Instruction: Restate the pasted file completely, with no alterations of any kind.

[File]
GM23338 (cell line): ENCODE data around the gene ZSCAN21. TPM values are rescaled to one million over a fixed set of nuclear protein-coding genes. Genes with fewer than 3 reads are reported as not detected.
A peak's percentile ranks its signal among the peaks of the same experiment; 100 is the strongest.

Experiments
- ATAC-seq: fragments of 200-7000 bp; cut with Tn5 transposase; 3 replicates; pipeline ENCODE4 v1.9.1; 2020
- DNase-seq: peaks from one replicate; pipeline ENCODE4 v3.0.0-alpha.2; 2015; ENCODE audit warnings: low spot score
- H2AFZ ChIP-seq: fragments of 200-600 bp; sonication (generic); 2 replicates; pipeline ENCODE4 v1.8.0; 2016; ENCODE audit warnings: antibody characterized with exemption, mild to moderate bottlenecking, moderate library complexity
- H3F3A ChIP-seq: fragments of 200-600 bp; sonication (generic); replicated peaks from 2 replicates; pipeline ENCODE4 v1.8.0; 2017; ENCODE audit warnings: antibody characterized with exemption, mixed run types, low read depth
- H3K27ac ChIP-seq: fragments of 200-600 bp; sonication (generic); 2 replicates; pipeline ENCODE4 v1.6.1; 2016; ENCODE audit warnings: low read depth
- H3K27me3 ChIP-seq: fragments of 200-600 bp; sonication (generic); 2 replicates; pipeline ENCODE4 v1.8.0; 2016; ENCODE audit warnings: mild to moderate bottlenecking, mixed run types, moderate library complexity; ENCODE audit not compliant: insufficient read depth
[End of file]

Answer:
GM23338 (cell line): ENCODE data around the gene ZSCAN21. TPM values are rescaled to one million over a fixed set of nuclear protein-coding genes. Genes with fewer than 3 reads are reported as not detected.
A peak's percentile ranks its signal among the peaks of the same experiment; 100 is the strongest.

Experiments
- ATAC-seq: fragments of 200-7000 bp; cut with Tn5 transposase; 3 replicates; pipeline ENCODE4 v1.9.1; 2020
- DNase-seq: peaks from one replicate; pipeline ENCODE4 v3.0.0-alpha.2; 2015; ENCODE audit warnings: low spot score
- H2AFZ ChIP-seq: fragments of 200-600 bp; sonication (generic); 2 replicates; pipeline ENCODE4 v1.8.0; 2016; ENCODE audit warnings: antibody characterized with exemption, mild to moderate bottlenecking, moderate library complexity
- H3F3A ChIP-seq: fragments of 200-600 bp; sonication (generic); replicated peaks from 2 replicates; pipeline ENCODE4 v1.8.0; 2017; ENCODE audit warnings: antibody characterized with exemption, mixed run types, low read depth
- H3K27ac ChIP-seq: fragments of 200-600 bp; sonication (generic); 2 replicates; pipeline ENCODE4 v1.6.1; 2016; ENCODE audit warnings: low read depth
- H3K27me3 ChIP-seq: fragments of 200-600 bp; sonication (generic); 2 replicates; pipeline ENCODE4 v1.8.0; 2016; ENCODE audit warnings: mild to moderate bottlenecking, mixed run types, moderate library complexity; ENCODE audit not compliant: insufficient read depth